How to Write Your Own Gospel

How to Write Your Own Gospel August 14, 2023

Erasmus at his desk (detail) Albrecht Durer













Memory is such a tricky thing. I have a memory that some gnostic schools, perhaps it was the Valentinian school, which required potential initiates to compose their own gospel. However, I’m having a little trouble finding the citation. And I notice among the charges of novelty laid against Valentinus was that he composed his own gospel, some speculate it’s the “Gospel of Truth.” And I notice a general charge against his school that they possess “more gospels than there really are.”

I suppose one could say that while the Synoptic gospels have agendas, they’re also trying to tell the story of a real person. The Gospel of John seems totally unconcerned with such trivialities as history, and instead jumps right into presenting the author’s deepest insights into the great mysteries of life and death. And I think of John as the first example of the project of writing one’s own gospel. Perhaps.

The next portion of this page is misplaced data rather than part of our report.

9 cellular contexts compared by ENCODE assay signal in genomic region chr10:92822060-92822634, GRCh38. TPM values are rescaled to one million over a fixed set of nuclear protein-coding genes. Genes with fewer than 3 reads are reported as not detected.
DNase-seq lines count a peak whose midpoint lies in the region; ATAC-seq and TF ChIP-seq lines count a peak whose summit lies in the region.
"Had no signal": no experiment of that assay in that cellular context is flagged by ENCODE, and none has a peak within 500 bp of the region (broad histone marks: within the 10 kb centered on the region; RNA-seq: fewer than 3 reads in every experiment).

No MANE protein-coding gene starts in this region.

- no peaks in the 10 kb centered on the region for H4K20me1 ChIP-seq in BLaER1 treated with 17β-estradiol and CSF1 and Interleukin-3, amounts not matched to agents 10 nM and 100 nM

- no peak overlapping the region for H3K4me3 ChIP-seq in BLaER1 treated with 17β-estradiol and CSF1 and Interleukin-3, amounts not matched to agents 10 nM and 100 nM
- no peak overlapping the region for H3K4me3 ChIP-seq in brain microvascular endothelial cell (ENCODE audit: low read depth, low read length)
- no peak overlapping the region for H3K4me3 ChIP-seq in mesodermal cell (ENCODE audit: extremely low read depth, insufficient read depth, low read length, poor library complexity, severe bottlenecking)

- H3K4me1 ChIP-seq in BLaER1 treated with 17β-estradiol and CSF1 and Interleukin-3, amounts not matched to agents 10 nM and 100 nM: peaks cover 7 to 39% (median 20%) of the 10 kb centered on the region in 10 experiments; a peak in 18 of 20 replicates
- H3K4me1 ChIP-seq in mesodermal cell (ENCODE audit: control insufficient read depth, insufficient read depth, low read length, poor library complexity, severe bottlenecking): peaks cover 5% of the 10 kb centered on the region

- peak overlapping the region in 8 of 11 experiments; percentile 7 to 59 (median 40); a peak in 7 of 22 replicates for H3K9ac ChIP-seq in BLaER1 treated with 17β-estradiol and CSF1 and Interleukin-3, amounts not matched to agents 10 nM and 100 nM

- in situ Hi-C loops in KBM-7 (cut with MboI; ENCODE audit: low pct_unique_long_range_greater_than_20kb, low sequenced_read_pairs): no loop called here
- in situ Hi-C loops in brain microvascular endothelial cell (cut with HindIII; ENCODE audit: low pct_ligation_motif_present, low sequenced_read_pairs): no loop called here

I do find myself inspired. And I’ve found what has become an important spiritual practice for my own life. And I thought I’d share it here.

I should say that like with any matter of spiritual investigation I undertake it is rooted in a regular practice of seated silent meditation. For me aligned with a sort of koan, “sit down and become Buddha.” It is itself rooted in mindfulness of breath, and then expanding that to a practice of presence. Where whatever arises, whatever floats across the screen of consciousness, is noticed, but then allowed to move on. Sit down. Shut up. Pay attention. In my old age I usually add in an extended outbreath.

With this foundation I’ve gone on to what has been the most important thing in my spiritual life, the lifetime investigation of the great koans of the Zen tradition, first formally in the early twentieth century reform curriculum developed by Daiun Sogaku Harada from the eighteenth century program associated with Hakuin Ekaku. And since then, in reviewing those classic koans, but also looking at other matters in what I think of us a “koanic way.”